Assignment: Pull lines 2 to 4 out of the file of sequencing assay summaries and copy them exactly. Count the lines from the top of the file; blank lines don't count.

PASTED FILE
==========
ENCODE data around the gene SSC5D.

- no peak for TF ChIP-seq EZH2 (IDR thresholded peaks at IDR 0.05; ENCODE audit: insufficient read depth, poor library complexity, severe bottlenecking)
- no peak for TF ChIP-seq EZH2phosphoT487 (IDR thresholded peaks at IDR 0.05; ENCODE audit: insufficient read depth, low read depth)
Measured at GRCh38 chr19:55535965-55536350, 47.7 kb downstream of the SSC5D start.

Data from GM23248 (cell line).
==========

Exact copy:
- no peak for TF ChIP-seq EZH2 (IDR thresholded peaks at IDR 0.05; ENCODE audit: insufficient read depth, poor library complexity, severe bottlenecking)
- no peak for TF ChIP-seq EZH2phosphoT487 (IDR thresholded peaks at IDR 0.05; ENCODE audit: insufficient read depth, low read depth)
Measured at GRCh38 chr19:55535965-55536350, 47.7 kb downstream of the SSC5D start.